Trivia SuccessIn McHenry, Ill., about 100 people participated in the McHenry Warrior Booster Club's 2nd Annual Trivia and Game Night on Jan. 28., raising over $3,000 for the club.
Searching for a new fundraising idea, two years ago the McHenry (Ill.) Warrior Booster Club didn't have to look too far. "Another school in our area has had a game night for years and years," says McHenry Booster Club member Jean Benedetto. "We took the base-model from the other school, and we have made it our own."
The general layout of a game night consists of teams competing against one another in several games, which consist of answering trivia questions. The questions can be answered on paper, or orally, depending on the event's format. The number of trivia rounds also depends on the event, as do the types of questions asked. At the end of the event, scores are tallied from those rounds, in order to determine the winners. For the McHenry Trivia and Game Night, the answers are given on answer sheets, which are collected by the event's designated "table runners."
One of the ways the McHenry Club has made the night unique is by incorporating an added competition that sparks team spirit among attendees. "People theme their own tables and decorate them, then at the end of the night, we have an award for the best one," Benedetto says. "People really get into it--some of the ideas people had this year were great. We had the Eastside Einsteins, and they all dressed up as nerds, with fake laptops on their table. Another group came as the Trivia Troopers. They were all in combat gear and had big tanks on their table. One of the other teams had a big brain in the middle of the table, and they all had headbands that hooked into the brain."
As another way of making the event its own, the booster club included a round of local trivia. "People like having a local connection--whether it's questions about the town or the high school," Benedetto notes. "It's nice having something more personal included in the games."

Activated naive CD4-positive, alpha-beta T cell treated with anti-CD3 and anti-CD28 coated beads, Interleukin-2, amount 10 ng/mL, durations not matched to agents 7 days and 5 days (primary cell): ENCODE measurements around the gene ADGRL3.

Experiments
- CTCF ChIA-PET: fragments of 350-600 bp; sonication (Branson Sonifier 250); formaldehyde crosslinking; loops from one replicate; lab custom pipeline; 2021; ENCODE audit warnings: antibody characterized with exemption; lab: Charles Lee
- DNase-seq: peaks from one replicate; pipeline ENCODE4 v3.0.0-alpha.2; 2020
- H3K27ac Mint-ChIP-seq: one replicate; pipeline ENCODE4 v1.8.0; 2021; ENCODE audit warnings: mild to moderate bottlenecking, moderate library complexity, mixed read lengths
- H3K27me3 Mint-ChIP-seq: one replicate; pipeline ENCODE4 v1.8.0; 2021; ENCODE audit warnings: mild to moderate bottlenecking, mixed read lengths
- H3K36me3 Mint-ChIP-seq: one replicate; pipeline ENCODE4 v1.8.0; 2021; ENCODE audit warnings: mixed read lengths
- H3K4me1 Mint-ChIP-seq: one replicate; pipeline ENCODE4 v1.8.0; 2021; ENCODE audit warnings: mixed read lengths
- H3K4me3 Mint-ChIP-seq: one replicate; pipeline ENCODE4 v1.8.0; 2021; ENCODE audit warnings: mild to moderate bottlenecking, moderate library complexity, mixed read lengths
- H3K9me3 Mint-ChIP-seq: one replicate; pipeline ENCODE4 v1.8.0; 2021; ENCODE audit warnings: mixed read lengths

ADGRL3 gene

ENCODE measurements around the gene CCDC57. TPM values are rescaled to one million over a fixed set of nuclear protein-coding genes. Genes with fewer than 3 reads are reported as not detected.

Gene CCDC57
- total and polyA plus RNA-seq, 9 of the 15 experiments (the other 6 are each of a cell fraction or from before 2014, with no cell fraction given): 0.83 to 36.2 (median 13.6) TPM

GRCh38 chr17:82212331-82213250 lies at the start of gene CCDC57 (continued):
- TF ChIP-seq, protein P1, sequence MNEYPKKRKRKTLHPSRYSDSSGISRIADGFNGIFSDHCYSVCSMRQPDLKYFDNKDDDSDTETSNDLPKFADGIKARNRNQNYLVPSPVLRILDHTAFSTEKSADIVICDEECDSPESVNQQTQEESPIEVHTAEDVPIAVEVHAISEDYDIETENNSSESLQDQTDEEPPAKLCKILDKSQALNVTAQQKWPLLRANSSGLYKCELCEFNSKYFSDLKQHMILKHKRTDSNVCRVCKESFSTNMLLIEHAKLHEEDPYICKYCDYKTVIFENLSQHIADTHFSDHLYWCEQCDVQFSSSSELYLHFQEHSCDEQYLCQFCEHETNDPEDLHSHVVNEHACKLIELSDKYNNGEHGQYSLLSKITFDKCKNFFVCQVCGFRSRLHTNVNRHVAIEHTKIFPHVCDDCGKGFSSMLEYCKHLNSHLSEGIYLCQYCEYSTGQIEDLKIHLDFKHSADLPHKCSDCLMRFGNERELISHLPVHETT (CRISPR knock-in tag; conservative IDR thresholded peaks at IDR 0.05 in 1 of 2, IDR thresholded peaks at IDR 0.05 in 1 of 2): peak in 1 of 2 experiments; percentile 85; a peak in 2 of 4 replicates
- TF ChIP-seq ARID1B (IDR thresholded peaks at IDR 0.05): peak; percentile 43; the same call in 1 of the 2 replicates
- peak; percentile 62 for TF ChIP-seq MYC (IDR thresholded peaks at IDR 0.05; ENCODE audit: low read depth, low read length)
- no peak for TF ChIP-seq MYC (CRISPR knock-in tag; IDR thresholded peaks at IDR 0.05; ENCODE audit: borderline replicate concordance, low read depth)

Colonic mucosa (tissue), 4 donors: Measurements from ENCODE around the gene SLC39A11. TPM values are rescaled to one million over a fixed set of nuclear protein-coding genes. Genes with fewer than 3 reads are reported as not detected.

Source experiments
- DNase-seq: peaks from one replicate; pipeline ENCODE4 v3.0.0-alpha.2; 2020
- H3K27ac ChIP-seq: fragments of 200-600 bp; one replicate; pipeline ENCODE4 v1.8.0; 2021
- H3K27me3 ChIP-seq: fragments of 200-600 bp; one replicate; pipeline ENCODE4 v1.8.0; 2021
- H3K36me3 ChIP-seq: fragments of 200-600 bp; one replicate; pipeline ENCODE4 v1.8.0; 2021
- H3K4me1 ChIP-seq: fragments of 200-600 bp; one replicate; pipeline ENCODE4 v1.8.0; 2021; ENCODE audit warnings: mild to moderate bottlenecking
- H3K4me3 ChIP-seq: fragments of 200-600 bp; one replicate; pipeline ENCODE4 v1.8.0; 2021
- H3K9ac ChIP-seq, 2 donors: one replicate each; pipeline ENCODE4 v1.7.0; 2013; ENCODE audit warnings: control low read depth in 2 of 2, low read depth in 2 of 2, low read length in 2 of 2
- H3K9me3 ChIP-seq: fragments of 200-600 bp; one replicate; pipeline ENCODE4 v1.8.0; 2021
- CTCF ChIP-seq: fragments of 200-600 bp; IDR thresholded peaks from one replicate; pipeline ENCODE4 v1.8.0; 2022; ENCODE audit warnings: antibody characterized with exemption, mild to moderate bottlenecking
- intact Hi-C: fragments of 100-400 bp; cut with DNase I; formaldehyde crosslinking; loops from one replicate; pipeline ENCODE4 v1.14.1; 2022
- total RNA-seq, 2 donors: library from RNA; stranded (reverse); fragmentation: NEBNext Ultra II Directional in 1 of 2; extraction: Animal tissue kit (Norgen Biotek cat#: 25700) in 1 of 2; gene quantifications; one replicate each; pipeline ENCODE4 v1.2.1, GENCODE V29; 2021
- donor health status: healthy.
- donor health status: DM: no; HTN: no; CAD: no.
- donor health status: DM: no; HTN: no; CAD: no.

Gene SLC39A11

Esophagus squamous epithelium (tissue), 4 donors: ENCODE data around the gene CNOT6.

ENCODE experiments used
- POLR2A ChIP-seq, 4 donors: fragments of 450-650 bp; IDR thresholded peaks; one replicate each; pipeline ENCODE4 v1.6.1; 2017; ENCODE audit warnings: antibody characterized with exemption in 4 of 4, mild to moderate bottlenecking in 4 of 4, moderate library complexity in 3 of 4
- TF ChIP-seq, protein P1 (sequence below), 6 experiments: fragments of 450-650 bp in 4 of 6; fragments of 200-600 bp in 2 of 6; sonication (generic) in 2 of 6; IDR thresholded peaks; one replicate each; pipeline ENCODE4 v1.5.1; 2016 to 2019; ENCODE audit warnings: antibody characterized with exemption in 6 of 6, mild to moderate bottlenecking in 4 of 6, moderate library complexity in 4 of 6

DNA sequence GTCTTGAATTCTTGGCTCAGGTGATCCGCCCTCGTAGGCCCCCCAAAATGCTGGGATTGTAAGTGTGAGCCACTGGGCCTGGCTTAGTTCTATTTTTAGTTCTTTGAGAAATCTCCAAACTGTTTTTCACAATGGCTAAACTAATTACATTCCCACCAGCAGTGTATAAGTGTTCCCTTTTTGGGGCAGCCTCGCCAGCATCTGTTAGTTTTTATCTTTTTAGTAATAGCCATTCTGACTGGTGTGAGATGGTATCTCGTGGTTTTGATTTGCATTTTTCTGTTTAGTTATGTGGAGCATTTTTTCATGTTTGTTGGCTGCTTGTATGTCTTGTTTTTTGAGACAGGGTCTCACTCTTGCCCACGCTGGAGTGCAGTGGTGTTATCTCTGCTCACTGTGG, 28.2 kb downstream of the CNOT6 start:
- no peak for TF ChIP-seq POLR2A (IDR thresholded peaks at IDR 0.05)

In addition to this round, the evening featured five rounds of trivia, several raffles, and a silent auction. Items for the auction and raffles were donated from local businesses. All of the high school sports teams were also invited to put together as many baskets as they wanted for raffles--with the money from those baskets going directly back to the team. "It's an option, so of course not everyone did it," Benedetto says. "But if they did, they were able to raise some money for the team without having to hold their own fundraiser, so that was a nice perk."
Preliminary planning for the booster club's Game and Trivia Night started in October. Within a few weeks of setting the date, the club made arrangements to hold the event at a local banquet hall. "Last year we had it at a facility that was a bit out of town because we couldn't get another venue," Benedetto says. "That was one of the big things people suggested--they would like to see it in town. So this year, having it at a banquet hall was more expensive. But since we were doing a fundraiser, the owner cut us a deal."
As far as making a profit, Benedetto suggests covering costs through registration fees. The McHenry Club set prices at $25 for an individual and $300 for a corporate table. "Then everything else you do at the event is profit," she says. "It just gives you an easy guideline--you know your costs, and you know you're never losing money. Then you're only making money, and that's a good thing."